In Celebration of LGBT Month

In Celebration of LGBT Month
This month our country celebrates our amazing LGBT community. Slowly but surely, this great country is more accepting of men and women whose sexual identity or preference is non traditional. The belly dance world embraces such a diverse group of dancers, including LGBT individuals.

Recently, Title VII of the Civil Rights Act of 1964, as amended, included LGBT as a protected group of individuals. This means that employers can't discriminate against individuals because of their sexual orientation or identity. Of course this recent change of law should have taken place long ago, but nevertheless, this is a victory.

In the dance community, there is so much creativity and contribution from amazing gay men, lesbians, bisexual men and women, and transgender people. Their contributions are just as crucial and important as those from other ethnic and cultural groups.

At haflas all over the country, LGBT belly dancers are present. Some of the best dancers are gay men and believe me, they know how to steal the show! The mastery of the art is represented by LGBT individuals.

Transgender dancers have gone through a journey of self discovery and transformation that takes courage. In the dance community, transgender dancers are graceful and feminine.

A question was posted about belly dancers accepting LGBT individuals. There were different responses from belly dancers. Most belly dancers answered right away that their city was accepting. They also mentioned that they knew many LGBT belly dancers.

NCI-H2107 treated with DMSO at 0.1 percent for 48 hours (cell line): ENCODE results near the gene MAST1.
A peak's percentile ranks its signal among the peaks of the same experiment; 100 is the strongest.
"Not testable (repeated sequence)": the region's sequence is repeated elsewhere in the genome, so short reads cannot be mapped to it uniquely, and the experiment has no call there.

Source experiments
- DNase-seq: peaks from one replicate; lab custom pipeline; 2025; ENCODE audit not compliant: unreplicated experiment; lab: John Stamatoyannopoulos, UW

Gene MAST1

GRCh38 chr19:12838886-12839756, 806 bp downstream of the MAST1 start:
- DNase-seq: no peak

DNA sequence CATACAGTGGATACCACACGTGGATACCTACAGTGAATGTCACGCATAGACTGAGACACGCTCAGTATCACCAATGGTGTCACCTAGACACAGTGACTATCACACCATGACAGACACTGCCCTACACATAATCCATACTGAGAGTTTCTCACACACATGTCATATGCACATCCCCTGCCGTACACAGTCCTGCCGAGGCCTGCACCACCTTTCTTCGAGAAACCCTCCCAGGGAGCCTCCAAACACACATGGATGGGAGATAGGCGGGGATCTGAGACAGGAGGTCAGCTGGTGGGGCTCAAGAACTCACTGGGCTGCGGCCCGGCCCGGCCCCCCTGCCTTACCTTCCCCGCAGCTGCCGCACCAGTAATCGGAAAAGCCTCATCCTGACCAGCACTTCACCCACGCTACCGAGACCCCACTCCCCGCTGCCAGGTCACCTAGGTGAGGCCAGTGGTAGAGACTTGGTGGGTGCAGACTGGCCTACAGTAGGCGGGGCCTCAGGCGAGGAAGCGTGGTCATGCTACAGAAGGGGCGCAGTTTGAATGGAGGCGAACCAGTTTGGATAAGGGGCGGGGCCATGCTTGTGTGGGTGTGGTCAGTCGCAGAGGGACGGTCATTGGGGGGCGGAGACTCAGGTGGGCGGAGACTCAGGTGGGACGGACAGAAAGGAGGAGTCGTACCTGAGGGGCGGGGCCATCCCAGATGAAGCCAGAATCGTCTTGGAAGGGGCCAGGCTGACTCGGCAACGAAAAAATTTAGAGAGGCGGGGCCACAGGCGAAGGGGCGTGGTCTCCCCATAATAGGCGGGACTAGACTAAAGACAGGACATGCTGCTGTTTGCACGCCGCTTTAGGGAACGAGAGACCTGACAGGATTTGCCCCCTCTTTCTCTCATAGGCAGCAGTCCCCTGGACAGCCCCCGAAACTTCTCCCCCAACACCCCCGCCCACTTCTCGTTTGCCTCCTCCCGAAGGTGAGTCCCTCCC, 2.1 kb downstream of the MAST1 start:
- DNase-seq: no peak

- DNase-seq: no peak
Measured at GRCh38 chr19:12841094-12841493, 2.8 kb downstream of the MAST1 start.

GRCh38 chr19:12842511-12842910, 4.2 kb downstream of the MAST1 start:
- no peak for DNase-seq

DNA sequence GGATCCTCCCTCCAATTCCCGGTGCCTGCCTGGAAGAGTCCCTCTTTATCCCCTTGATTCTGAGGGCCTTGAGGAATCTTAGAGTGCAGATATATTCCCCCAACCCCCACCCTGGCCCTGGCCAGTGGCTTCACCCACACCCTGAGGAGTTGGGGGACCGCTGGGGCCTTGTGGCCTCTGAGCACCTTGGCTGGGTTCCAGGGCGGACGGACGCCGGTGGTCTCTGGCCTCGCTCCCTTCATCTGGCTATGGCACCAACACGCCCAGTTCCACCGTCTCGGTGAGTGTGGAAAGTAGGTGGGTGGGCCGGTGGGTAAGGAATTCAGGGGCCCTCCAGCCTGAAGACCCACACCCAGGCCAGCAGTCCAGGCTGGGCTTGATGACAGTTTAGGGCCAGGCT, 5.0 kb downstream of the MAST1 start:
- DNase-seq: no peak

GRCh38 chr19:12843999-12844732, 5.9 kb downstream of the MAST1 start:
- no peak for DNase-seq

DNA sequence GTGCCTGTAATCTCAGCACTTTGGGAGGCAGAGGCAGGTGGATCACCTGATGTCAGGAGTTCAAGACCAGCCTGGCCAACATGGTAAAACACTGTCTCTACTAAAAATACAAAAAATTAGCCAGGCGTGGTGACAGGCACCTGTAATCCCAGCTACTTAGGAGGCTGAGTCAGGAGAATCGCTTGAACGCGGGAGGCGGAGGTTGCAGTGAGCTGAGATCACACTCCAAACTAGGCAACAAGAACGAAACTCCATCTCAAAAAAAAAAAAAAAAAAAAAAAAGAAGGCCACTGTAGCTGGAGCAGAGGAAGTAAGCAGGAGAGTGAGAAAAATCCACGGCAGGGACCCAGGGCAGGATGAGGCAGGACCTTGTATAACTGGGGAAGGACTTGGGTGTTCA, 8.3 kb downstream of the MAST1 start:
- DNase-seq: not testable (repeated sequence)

There are individuals that are hesitant about joining a belly dance group or class. This is usually the case in smaller, more conservative cities in America. In larger cities, such as Houston, Texas there is no second thought. Gay men in a such city, often want to be an exquisite male belly dancer, looking for that class that will take them there.

The more performances with LGBT dancers, the more accepting audiences will be of them. It is the responsibility of the dance community to be fearless and unite all groups regardless of race, color, religion, sexual orientation, sexual identity, age, and/or disability.

Venues that hire a belly dance group to host a hafla, should have no problems accepting LGBT dancers. However, some traditional restaurants may not allow such dancers. This can cause problems for the host group that has to deal with that type of conflict.

Each LGBT dancer has their unique experiences, so it is important to learn what struggles they face and what they have conquered. Learning from each other, tears down the stereotypes and makes a group stronger.

Celebrate this month with family, attend Pride marches and parades. Also, with one weekend left, it is still possible to host a Pride hafla.




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Content copyright © 2019 by Ronnette Ramirez. All rights reserved.
This content was written by Ronnette Ramirez. If you wish to use this content in any manner, you need written permission. Contact Ronnette Ramirez for details.